I wanted to write something about Rick and Morty. I really did. But what is the point? The whole point of the show is that there is no point. Or is it?
If you ever find yourself staring in disbelief at the screen wandering what on earth pursued the pixels to jumble into the particular but ever so pleasing madness that is Rick and Morty, you might have noticed the meaningful nihilism of the show.
There are no sacred cows for the creators, they happily barbecue them for breakfast. While South Park puts hypocritical institutions in its crosshairs, Rick and Morty obliterates the very fiber of all ideological cores.
Using a popular show to promote ideas is a tool writers often use. Yet, it often requires a truly ophthalmologically inadvisable amount of squinting to see into non-political shows the ideological bias writers want to advocate.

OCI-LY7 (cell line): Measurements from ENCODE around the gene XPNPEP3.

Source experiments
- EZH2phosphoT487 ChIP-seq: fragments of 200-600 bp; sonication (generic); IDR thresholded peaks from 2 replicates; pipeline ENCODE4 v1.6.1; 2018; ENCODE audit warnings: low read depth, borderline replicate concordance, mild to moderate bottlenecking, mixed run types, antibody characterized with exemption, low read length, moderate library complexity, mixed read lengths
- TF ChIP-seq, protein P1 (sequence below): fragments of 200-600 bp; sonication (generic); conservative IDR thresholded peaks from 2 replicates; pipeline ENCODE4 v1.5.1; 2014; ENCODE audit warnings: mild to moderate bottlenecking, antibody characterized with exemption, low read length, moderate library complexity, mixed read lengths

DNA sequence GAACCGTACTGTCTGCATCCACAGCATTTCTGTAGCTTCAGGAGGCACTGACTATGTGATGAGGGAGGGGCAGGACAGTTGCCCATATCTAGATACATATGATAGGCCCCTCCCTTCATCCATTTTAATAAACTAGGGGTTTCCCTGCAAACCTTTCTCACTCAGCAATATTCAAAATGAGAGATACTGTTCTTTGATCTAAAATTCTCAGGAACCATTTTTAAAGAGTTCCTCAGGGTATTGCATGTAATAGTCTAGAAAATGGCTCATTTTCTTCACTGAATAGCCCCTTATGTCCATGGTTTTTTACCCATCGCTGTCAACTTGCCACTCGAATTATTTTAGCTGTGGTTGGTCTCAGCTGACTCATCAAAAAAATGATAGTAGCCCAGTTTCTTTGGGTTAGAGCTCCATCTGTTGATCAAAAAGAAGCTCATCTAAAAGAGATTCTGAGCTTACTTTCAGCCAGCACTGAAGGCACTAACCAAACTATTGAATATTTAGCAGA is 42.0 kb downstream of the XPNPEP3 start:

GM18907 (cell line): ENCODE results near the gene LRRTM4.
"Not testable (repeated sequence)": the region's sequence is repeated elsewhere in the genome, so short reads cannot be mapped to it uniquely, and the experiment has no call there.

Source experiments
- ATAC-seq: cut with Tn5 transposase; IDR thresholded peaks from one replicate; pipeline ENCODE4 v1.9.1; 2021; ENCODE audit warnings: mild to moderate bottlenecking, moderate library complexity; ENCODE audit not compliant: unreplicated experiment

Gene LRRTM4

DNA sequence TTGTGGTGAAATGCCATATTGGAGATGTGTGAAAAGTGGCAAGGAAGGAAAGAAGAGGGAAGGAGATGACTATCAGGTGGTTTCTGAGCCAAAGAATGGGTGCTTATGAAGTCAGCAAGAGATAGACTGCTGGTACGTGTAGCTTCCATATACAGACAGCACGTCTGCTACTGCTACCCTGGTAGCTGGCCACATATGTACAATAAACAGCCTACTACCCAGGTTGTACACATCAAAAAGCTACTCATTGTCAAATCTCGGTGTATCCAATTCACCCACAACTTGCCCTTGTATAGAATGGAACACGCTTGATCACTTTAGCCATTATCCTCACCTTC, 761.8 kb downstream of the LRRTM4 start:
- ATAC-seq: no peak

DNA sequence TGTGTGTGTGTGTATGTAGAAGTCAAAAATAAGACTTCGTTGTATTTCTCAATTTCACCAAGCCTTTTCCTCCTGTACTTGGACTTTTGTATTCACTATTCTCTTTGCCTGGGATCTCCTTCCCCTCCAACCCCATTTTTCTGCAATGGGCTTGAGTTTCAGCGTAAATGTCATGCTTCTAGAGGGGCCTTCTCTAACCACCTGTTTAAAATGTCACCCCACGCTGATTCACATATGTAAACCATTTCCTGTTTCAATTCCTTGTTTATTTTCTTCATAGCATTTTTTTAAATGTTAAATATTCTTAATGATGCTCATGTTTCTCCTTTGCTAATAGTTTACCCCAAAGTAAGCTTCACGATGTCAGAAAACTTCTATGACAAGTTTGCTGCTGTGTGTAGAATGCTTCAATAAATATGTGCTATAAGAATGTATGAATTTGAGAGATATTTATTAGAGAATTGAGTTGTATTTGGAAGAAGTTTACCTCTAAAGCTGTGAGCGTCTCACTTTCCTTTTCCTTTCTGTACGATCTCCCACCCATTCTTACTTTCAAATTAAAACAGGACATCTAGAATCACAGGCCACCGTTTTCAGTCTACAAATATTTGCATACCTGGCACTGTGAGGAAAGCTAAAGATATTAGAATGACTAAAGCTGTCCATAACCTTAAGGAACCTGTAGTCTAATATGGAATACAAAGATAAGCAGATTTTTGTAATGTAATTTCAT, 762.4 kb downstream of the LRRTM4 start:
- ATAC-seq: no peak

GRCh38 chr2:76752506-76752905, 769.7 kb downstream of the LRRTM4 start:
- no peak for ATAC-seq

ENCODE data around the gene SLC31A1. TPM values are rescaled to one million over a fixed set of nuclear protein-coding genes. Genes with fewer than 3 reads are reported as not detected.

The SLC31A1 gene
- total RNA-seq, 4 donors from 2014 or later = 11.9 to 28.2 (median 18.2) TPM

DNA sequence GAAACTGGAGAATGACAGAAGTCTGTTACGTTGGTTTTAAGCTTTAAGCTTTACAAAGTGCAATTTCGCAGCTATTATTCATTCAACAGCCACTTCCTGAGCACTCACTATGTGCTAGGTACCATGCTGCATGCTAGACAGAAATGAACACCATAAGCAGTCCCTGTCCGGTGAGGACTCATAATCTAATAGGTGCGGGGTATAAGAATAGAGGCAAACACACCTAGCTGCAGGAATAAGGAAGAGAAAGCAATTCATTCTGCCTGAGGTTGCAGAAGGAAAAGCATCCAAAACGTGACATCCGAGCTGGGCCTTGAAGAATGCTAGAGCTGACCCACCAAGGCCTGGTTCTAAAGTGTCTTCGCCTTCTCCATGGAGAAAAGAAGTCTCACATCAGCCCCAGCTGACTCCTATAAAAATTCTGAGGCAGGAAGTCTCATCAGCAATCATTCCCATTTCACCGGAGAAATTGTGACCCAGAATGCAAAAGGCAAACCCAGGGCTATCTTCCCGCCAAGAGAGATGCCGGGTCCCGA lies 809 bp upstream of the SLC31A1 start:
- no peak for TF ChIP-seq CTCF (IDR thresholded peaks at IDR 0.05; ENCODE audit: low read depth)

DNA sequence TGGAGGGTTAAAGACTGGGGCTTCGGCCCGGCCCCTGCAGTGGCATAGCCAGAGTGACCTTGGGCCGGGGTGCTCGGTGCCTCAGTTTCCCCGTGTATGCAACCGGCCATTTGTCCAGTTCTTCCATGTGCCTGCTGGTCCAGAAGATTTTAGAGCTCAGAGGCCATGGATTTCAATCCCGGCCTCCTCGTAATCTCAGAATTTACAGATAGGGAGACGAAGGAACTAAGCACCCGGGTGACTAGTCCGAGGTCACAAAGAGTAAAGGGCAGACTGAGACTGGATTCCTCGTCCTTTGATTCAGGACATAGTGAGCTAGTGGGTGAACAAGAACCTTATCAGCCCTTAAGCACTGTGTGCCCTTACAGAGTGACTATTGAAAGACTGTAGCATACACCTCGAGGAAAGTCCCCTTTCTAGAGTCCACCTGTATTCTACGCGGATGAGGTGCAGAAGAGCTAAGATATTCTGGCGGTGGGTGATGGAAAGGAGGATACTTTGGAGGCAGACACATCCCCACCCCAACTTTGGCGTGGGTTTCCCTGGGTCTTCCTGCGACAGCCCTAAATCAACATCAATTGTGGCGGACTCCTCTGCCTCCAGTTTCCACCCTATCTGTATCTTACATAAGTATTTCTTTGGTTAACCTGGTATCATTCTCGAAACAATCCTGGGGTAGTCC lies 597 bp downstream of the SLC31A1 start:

If someone were to shoehorn any such nonsense into Rick and Morty, rest assured that the shoehorn will end up in where one wouldn’t want it.
The show even takes a jibe at the Pharisaic ending of many American shows where the protagonist dutifully recites what he or she had learned. Rick and Morty pointedly declares, in your bemused and traumatized face at the end of their adventures, that there are absolutely no takeaways.
And yet, with a shoehorn dangling above my head, I think that is the point. Not only of the show, but of liberalism, and free markets. There are no sacred cows. If they are better utilized as burgers, light up the grill. Question everything, all the time.
This is what makes classical liberalism inherently great. It questions the status quo, it constantly probes if something can be done better. The guiding principles behind this give way to dynamic thinking rather than inertia.
It gives the freedom to critique, to rethink, to develop. It incentivizes positive change. It invites scrutiny of the system itself.
No, Rick and Morty is not liberal. Neither is it anything else. But it opens interdimensional portals in the static minds, and without us realizing it cajoles us into critical introspection. The show is great because it anticipates expectations, and chucks them in a bin, lights it on fire, and moves on.
It enterprises to find something new, something better. We should learn from it.